A. 1) Charges of sexual impropriety and drug abuse were brought against Fr. John Corapi in 2011. He was ordered by his superiors in the Society of Our Lady of the Most Holy Trinity (SOLT) to remain silent while the charges were being investigated, but instead he announced that he was leaving the priesthood. He promised to speak out via his website, and did for a while. But his presence on that site disappeared in 2012, and we don’t know any more about him. There have been reports that he is living on a ranch in Montana, but we don’t know if that is true or not. If anyone has any new information about him, please let us know.
2) Doctors Without Borders (also known as Medecins Sans Frontieres) was founded by two French doctors in 1971 (they later left to found a similar organization, Doctors of the World) to provide medical and humanitarian assistance to victims of armed conflict and natural disasters, “irrespective of race, religion, creed, or political convictions.” They received the Nobel Peace Prize in 1999 for their work to help people in distress in such places as Biafra, Nicaragua, Honduras, and Rwanda.
DWB, with offices now in 28 countries that employ more than 30,000 people, estimates that they have treated over a hundred million patients.
The American Life League does not consider the organization to be worthy of support from pro-lifers. Among other things, says ALL, Doctors Without Borders has “an explicit policy of providing abortions in cases where its doctors feel that’s appropriate.” DWB admits to providing “emergency medical aid” that includes “abortion, contraception, sex education in HIV/AIDS prevention programs, as well as prophylactic treatments for victims of sexual violence. Our teams often see women and girls who need medical attention due to injuries suffered during unsafe illegal abortions in places where the practice is illegal or taboo.”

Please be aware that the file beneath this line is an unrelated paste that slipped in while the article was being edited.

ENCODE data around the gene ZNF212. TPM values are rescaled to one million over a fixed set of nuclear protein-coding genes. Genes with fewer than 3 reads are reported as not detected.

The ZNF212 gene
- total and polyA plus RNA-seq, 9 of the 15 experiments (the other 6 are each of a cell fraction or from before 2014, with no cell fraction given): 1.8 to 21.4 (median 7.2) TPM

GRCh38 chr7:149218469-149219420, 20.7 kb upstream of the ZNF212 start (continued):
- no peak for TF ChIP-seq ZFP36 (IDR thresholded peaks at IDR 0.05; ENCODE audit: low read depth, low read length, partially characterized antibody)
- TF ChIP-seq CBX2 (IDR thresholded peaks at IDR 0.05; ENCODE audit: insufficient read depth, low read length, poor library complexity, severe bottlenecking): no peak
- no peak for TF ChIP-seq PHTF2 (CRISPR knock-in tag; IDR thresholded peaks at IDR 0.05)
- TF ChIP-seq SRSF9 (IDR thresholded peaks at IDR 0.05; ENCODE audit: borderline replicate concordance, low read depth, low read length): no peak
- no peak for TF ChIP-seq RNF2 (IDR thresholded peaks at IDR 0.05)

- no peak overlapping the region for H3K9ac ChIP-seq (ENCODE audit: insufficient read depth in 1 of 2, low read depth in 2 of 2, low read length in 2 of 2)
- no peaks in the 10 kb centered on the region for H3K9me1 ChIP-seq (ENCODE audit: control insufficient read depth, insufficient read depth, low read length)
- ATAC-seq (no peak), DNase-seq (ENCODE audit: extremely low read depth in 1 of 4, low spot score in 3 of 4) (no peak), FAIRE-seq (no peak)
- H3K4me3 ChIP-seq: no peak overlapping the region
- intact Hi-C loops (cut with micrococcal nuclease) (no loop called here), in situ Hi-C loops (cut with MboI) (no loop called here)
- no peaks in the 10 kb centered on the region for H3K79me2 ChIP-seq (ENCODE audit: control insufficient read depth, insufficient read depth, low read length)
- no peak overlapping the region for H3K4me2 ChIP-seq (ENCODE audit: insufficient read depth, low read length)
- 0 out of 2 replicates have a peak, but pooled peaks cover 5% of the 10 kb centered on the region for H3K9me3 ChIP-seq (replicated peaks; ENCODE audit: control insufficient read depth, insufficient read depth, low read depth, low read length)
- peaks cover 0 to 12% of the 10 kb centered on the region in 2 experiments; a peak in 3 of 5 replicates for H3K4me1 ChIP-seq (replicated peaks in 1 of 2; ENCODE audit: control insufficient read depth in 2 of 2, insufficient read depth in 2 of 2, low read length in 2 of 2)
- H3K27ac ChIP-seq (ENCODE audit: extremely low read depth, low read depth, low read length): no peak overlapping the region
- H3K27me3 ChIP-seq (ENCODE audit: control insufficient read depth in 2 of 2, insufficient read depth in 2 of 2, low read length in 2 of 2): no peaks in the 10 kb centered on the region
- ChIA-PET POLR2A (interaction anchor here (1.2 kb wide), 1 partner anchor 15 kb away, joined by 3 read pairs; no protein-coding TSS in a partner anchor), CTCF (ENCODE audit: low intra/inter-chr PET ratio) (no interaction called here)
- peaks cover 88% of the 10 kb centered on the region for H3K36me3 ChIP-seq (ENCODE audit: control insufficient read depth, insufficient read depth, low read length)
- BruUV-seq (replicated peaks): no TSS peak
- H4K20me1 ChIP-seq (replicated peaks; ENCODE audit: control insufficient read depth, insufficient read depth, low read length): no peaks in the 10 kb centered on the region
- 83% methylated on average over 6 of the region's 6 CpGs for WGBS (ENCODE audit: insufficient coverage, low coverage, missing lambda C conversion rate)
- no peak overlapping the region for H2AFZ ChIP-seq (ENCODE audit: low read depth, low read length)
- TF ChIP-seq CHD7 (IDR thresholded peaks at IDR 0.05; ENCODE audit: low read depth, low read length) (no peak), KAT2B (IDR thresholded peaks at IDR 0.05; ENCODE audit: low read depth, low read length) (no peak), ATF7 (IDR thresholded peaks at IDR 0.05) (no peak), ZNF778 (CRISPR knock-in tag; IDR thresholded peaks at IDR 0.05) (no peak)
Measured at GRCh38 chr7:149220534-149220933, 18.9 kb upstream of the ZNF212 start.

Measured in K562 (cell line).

The organization says that “unwanted pregnancies, another potential result of rape, can be dangerous in areas where women have no access to safe abortion and may expose herself to the risks of an unsafe procedure. Pregnancy can be prevented if the victim comes in within 120 hours of the attacks by administering the morning-after pill.” That pill causes an early abortion if the woman is pregnant.
For more on DWB’s involvement in what it calls “family planning” or “reproductive health care,” see the website www.all.org/charities?page=2#doctors_without_borders.